Quite a few of my friends have asked me for new music, which is kind of insane, considering this has been an incomprehensibly strong year of music so far. We’ve seen a handful of brilliant LPs and some absolutely breathtaking singles. Here’s a super quick round-up of about 25 absolutely essential songs that came out this year.
How to Dress Well: “Repeat Pleasure” // “Words I Don’t Remember”
Longtime TP-favorite, Tom Krell, continues to make arresting pop(ish) jams that sound like nobodye else. What is This Heart? is undoubtedly my most anticipated LP of the year.
Sean Nicholas Savage: “Heartless”
Ultra-prolific, weirdo crooner crafts a devastating break-up jam with notes of Arthur Russell. Melodrama at its absolute finest.
Young Thug: “Danny Glover”
Probably the song of the year so far, the 21 year-old ATLien is starting to make the establishment really nervous (Jay-Z is shaking in his slippers) with his devastating delivery and ear for progressive arraingments.
Que: “OG Bobby Johnson”
LeBron’s favorite song makes the list thanks to an undeniable, post-Lex Luger beat and the rising Atlanta native’s raspy, intimidating flow.
Small Black x Frankie Rose: “Lines of Latitude”
The shapeshifting Brooklynites dust off their boat shoes and head for warmer climes in this seductive slow-burner.
Future x Ciara: “Anytime”
It’s like “Drunk in Love”… if “Drunk in Love” was sexy.
Ratking x King Krule: “So Sick Stories”
The NYC crew certainly evokes memories of NYC’s golden age of hip-hop, but this brilliant effort reminds me most of Skinnyman’s still seminal, Council Estate of Mind.
Lewis: “I Thought the World of You” (Light in the Attic re-issue)
A heartbreaking whisper from years gone by, the anonymous vocalist’s statement is still profound, nearly 30 years after it was created.
August Alsina: “Kissin on My Tattoos”
The NOLA lothario unleashes the kind of classic-cum-modern slow jam that used to be reserved for his mentor, The-Dream. Impossibly sexy.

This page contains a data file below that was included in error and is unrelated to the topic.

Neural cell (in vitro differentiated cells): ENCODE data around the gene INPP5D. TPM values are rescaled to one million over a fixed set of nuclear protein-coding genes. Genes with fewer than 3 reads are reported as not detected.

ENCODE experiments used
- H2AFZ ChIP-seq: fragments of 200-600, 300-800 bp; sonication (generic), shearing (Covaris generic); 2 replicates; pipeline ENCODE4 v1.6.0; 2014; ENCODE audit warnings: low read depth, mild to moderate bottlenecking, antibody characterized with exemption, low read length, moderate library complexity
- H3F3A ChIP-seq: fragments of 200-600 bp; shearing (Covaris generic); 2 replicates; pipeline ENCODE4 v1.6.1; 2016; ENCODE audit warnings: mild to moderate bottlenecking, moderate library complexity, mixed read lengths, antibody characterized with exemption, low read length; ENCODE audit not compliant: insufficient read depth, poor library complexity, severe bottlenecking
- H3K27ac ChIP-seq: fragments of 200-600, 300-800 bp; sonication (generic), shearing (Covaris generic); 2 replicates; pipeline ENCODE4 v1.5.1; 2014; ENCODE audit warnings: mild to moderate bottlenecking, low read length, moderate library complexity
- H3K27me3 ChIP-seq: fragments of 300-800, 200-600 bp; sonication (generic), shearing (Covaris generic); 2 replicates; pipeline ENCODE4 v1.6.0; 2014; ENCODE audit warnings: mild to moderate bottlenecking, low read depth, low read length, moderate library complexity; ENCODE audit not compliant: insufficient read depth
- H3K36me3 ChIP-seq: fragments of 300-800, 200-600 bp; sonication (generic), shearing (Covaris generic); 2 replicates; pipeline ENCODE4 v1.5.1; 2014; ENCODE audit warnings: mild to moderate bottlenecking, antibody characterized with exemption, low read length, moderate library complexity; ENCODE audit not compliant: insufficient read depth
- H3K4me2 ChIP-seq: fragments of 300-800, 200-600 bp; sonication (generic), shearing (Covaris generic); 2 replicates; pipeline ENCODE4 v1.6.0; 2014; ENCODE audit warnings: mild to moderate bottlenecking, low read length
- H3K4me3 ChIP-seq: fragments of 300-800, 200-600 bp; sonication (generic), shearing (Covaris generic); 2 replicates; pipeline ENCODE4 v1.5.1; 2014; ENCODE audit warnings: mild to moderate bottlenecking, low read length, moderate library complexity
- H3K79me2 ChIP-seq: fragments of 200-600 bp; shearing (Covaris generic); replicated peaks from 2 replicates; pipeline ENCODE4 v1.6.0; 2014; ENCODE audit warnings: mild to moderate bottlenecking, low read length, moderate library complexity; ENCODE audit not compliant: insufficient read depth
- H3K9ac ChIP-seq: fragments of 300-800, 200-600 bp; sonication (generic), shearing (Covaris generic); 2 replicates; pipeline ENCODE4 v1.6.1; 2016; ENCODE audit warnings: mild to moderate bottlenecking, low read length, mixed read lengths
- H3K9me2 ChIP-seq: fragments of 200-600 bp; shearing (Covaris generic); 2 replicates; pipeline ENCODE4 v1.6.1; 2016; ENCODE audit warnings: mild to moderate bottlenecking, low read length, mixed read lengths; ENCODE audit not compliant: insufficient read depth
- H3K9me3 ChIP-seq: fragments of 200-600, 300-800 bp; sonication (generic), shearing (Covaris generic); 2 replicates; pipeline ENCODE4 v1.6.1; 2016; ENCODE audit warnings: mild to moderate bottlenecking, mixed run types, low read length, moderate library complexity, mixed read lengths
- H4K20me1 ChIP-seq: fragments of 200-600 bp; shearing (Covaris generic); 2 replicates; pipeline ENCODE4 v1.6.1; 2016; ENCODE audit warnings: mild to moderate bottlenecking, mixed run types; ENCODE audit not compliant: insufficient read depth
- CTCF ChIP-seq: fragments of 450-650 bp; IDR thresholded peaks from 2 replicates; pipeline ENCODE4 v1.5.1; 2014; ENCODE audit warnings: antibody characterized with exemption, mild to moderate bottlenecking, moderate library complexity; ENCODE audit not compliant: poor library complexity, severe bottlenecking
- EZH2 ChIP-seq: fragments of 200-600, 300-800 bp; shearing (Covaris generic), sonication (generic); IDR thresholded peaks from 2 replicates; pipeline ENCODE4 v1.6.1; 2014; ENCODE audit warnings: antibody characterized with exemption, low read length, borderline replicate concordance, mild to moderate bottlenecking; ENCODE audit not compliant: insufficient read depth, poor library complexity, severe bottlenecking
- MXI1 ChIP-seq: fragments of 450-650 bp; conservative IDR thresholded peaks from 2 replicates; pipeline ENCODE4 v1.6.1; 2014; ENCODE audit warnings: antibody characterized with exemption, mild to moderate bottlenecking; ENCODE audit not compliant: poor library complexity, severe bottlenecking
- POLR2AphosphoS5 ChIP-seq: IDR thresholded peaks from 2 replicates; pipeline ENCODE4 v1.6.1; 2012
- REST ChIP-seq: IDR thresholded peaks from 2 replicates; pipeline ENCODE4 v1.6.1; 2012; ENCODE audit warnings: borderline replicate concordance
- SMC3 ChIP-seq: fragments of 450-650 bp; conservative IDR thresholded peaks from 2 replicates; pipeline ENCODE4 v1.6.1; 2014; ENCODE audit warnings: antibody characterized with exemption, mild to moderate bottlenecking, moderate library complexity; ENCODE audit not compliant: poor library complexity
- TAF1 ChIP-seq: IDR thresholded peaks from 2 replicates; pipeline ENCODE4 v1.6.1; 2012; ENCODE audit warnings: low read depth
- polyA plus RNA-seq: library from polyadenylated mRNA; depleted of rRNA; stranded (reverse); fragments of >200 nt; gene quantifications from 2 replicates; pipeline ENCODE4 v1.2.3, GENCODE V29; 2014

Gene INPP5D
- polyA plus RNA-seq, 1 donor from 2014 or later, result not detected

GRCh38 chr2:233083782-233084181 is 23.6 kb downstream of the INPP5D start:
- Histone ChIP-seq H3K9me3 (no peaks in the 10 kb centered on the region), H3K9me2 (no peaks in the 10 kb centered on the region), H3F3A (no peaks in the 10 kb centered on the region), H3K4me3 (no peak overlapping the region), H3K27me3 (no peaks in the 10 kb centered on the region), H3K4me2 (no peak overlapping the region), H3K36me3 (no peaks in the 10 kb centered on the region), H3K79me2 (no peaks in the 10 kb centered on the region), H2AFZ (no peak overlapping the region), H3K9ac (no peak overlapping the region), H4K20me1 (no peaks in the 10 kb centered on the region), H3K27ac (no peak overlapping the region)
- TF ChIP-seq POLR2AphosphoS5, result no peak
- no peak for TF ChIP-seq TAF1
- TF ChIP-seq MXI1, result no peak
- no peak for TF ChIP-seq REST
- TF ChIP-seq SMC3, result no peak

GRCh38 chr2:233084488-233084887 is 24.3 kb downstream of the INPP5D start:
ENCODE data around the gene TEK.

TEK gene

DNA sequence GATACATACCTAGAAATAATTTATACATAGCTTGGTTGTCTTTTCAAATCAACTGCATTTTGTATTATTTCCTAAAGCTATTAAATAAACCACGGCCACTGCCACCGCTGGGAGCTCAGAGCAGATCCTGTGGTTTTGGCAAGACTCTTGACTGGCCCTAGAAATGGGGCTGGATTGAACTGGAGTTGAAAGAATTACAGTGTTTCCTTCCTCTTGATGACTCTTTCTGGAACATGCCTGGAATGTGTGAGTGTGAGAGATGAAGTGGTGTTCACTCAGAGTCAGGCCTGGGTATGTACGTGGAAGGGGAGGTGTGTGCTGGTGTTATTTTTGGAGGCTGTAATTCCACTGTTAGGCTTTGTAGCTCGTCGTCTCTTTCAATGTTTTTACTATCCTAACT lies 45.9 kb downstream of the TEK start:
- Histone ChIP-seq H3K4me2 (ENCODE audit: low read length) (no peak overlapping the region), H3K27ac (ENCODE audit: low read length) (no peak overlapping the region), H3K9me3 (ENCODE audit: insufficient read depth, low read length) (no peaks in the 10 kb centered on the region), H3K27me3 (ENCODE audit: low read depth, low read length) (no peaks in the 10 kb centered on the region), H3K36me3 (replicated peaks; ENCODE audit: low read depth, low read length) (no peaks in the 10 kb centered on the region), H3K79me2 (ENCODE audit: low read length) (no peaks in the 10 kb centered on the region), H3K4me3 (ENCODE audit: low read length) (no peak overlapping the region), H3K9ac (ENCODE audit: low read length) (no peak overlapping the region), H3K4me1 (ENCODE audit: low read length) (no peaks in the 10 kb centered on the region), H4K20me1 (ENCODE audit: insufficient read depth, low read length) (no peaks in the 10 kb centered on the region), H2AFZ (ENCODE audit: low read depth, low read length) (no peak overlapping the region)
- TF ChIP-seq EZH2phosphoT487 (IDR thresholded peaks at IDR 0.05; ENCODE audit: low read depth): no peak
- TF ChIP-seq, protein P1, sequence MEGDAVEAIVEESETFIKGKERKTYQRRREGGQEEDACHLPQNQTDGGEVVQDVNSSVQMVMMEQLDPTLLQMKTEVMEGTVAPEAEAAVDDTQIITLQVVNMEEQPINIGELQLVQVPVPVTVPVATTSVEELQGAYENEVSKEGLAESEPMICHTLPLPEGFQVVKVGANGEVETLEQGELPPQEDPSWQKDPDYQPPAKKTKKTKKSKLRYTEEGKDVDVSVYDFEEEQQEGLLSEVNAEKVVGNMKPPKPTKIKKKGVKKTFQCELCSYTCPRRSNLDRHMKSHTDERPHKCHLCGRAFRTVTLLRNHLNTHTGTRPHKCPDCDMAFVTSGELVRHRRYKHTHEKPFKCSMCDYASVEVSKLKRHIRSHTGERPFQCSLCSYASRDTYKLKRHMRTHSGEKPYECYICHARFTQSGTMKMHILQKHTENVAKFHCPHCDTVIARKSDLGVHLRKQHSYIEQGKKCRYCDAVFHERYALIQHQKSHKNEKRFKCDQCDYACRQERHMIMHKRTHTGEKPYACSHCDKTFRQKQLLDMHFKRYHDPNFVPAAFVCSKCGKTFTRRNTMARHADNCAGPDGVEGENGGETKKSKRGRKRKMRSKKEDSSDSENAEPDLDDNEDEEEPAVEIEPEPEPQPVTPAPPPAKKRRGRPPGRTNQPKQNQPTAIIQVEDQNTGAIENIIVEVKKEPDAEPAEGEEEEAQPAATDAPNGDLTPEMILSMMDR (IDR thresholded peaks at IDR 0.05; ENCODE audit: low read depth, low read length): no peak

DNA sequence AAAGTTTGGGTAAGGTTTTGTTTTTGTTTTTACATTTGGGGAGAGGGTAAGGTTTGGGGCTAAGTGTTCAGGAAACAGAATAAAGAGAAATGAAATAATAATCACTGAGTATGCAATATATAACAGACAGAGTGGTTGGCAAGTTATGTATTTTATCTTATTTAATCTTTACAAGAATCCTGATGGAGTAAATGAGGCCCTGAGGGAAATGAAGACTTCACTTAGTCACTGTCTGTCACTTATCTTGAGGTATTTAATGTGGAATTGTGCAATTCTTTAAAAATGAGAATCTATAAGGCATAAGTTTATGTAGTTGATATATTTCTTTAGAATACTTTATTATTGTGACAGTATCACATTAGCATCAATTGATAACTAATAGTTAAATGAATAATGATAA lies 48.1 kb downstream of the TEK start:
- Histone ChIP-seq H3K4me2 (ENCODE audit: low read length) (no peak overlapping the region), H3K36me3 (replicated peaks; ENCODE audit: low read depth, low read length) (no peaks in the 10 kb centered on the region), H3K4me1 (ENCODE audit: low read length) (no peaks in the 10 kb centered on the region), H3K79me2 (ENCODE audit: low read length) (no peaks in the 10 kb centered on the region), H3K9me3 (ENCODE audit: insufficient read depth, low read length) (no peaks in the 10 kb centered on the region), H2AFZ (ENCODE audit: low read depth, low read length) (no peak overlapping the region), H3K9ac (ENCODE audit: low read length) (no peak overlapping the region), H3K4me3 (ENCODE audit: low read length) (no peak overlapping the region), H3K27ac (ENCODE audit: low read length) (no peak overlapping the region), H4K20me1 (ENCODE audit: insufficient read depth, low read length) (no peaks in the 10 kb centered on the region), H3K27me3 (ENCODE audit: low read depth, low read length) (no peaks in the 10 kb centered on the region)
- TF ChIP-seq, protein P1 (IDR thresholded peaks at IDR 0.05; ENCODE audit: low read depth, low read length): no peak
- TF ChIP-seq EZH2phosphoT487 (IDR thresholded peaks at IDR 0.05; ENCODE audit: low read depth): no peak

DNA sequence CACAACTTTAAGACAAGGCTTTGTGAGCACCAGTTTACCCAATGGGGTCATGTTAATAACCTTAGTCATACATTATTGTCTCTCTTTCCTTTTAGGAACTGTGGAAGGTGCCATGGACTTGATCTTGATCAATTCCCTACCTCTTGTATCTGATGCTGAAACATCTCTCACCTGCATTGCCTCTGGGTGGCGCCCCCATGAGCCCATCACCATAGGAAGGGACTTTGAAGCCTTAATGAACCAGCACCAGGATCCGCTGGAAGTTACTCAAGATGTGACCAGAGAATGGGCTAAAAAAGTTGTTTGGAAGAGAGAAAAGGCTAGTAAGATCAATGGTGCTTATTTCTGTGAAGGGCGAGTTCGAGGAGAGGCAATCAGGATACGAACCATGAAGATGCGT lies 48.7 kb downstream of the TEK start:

Jacques Greene: “No Excuse”
The consistent Canadian delivers again, lacing a vulnerable vocal over a swirling, wonky arraignment. Try not to get lost in it.
SD Laika: “Meshes”
The shadowy Wisconsin native weighs in with one of the most uncompromising, singular statements of the year. As uncompromising a take on dance music as you are ever going to find.
The Brighton duo’s sweltering single sounds like the XX after a couple of Red Bull vodkas. Understated, moody, and seductive, but still looking to have a good time.
The War on Drugs: “Eyes to The Wind”
AM Radio makes its long-awaited comeback! Vocalist/guitarist/songwriter Adam Granduciel summons the wistful spirit of Springsteen to chase the heartache away. The highpoint of one of the albums of the year.
Wild Beasts: “Pregnant Pause”
The sensuous Brits get their “concerned friend” on over a gorgeous, mellifluous piano arraignment. Falsetto enthusiasts rejoice!
Mssingno: “Brandy Flip”
The shadowy Londoner’s Mssingo EP was one of the finest of last year and his wonky, grime-influenced production is second to none, right now. BRB, praying to the Based God for a debut LP.
Motions: “To The Sea”
Nearly eight minutes of house bliss to get lost in, Brendan Neal (ex-Grown Folk) builds an arpeggiated, undulating masterclass that swallows you whole.
YG: “Really Be (Smokin N Drinkin)” (f/ Kendrick Lamar)
The Compton native sets the way-back machine to 1993 on this Doggystyle-channeling cut. YG isn’t known for his lyricism, but even the Dogfather himself would be proud of his storytelling here. That Kendrick kid’s pretty good too.
Kevin Gates x Doe B: “Amnesia”
The murder of 22 year-old, Glenn “Doe B” Thomas, was one of the saddest stories of last year. However, he’s in great voice here, combining with the always, brilliant Baton Rouge Bully to devastating effect. RIP.
I do not love: “I Like you most”